At the same time, Lucido said, “not everybody has ready access to testing centers, so test optional makes some sense at least to people in certain regions” (more on this below).

Jack Buckley, the co-editor of Measuring Success: Testing, Grades and the Future of College Admissions (Johns Hopkins University Press, 2018), and a former senior vice president for research at the College Board, which owns the SAT, said his problem with test-optional policies is “you don’t need a stated policy of optional testing to decide how you want to weigh assessment data in your admission decision. I can have everybody take the SAT but not use those to drive the decision to admit: that’s within the admissions officer’s control.”

“The reason to keep using standardized tests [for international students], you either want a better measure of English competency for academic work than just a TOEFL or Duolingo [another English test] or you want to be able to put their schools in context,” Buckley said. “I think the reason for extending a test-flexible or test-optional policy to international students is probably being driven by the economic pressures institutions are facing … This is what drives a lot of test-optional decisions in the first place.”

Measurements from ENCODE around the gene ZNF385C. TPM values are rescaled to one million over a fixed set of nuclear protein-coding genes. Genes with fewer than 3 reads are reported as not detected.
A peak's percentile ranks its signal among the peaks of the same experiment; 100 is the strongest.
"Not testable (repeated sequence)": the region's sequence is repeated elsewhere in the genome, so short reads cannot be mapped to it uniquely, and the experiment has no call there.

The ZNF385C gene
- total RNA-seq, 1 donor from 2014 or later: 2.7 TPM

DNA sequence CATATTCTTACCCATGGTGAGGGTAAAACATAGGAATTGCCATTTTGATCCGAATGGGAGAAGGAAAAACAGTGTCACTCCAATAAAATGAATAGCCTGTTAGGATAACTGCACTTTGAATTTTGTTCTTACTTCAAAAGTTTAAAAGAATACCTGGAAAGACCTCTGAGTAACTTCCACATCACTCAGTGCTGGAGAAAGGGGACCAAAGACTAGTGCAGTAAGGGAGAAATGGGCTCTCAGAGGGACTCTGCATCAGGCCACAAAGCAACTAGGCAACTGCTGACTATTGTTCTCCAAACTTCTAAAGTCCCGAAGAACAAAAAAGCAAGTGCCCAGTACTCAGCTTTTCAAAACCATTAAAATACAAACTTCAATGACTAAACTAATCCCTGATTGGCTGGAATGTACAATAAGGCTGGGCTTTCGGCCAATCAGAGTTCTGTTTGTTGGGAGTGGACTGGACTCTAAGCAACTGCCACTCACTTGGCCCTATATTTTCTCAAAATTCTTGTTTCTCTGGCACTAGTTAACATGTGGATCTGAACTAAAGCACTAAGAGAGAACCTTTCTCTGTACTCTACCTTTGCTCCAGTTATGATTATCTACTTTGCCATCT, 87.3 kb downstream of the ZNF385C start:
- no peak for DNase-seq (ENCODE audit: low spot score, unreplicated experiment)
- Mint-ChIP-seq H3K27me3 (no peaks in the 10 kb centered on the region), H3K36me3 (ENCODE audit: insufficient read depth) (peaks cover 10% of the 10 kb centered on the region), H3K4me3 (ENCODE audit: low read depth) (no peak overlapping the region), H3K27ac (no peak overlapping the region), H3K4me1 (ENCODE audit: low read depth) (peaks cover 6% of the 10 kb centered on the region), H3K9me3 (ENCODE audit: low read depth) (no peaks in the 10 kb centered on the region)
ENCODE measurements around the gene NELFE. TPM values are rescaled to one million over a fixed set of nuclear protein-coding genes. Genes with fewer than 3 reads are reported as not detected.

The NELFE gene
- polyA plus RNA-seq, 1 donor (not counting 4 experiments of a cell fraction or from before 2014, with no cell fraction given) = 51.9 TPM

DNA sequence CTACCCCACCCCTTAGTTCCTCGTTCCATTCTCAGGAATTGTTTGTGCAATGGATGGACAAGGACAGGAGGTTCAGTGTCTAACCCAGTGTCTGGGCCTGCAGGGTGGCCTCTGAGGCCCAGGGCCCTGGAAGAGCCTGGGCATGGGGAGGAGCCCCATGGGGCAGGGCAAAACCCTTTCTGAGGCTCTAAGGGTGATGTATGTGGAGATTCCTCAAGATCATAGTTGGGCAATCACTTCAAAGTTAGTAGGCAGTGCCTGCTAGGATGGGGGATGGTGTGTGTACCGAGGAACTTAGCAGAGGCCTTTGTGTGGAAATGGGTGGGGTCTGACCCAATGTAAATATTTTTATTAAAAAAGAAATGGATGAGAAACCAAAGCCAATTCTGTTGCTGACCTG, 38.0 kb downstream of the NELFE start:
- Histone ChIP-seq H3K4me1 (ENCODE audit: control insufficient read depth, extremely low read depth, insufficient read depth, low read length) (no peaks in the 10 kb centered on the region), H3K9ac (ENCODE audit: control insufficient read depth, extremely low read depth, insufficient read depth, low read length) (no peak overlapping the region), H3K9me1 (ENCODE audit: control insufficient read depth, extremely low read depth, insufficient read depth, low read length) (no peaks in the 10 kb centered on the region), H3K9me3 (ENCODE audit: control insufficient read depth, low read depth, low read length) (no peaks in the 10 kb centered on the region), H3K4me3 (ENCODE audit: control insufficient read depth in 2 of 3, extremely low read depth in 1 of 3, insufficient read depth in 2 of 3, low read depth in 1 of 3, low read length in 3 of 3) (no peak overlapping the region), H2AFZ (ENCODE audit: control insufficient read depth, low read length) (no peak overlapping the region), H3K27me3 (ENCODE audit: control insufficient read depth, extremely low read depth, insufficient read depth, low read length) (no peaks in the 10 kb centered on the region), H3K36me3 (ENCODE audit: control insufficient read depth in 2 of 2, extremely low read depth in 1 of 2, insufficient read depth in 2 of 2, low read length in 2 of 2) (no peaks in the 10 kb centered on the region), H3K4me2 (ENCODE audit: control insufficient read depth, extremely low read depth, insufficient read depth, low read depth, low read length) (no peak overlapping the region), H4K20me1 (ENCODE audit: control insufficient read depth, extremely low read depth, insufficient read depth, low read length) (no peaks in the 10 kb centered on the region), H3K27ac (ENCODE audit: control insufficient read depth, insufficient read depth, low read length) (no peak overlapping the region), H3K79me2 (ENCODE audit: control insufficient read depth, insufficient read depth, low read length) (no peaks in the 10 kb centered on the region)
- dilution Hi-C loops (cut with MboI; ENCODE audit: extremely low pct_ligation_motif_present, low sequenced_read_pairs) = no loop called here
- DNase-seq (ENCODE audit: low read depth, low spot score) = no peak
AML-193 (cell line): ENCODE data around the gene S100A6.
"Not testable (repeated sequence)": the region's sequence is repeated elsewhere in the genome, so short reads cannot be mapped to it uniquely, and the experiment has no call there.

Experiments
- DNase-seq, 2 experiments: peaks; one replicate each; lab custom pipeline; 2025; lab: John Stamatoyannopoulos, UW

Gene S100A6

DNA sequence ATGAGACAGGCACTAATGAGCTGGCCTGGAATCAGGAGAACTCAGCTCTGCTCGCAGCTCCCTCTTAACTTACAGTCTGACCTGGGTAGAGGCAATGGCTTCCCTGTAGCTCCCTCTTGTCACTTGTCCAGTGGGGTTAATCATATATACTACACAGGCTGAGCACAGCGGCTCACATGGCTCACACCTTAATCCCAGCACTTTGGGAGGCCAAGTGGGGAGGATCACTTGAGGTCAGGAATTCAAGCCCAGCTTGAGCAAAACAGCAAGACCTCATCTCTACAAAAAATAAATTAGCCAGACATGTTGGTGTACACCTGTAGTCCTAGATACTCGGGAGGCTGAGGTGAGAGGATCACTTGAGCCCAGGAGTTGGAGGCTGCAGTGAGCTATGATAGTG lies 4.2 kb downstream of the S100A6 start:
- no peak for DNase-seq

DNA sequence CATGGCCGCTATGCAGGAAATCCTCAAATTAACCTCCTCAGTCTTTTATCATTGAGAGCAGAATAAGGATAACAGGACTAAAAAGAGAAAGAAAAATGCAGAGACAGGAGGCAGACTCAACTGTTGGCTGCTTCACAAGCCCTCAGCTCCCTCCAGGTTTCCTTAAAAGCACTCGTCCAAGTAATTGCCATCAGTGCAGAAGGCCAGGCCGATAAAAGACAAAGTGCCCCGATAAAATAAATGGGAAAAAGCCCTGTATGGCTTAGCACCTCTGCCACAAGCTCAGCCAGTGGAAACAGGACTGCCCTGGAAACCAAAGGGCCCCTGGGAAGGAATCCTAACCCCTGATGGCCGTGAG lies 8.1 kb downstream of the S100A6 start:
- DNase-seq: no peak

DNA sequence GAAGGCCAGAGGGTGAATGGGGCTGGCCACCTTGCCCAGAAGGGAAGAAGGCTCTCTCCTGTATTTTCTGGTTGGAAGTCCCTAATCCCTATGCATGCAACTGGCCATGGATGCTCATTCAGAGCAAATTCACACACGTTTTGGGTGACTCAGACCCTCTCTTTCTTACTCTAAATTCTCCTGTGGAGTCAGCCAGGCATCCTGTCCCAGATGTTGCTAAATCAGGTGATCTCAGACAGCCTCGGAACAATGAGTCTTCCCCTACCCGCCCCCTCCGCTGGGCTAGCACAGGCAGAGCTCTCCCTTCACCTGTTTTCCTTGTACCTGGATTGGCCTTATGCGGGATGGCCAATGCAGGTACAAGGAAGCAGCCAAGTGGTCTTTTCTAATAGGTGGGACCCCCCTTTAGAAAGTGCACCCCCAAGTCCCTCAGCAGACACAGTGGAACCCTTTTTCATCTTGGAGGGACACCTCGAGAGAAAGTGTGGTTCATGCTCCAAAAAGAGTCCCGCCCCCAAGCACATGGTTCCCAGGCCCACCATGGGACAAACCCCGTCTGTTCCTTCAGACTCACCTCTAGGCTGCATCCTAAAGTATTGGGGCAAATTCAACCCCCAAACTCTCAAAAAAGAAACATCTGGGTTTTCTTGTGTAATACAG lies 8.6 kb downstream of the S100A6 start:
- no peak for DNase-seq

Ed Colby, a spokesman for the ACT, said via email that ACT research shows that admissions tests administered in English, including the ACT, “generally have similar validity for international test takers who are proficient in English, but less so when test takers’ English skills are limited … Universities often have additional requirements for international test takers to complete TOEFL or a similar English proficiency test which helps contextualize the scores on the ACT or SAT.”

“ACT respects every institution’s right to determine the admission policies that best suit its mission and students,” Colby said about the move toward test-optional policies. “That said, we strongly believe that test scores provide a valuable piece of information in the admission decision process. We believe that more information is always better than less information when making decisions that impact individuals’ lives, and ACT scores offer a benefit that no other admission criterion can: a standardized measure of a student’s academic achievement and college readiness that institutions can use to compare students from different schools, states, and countries on an equal, apples-to-apples basis. When considered among multiple other factors, including courses taken, grades earned in those courses, involvement in activities, character, etc., ACT scores help give colleges a more complete view of a student’s readiness to succeed on their campus, regardless of where the student lives.”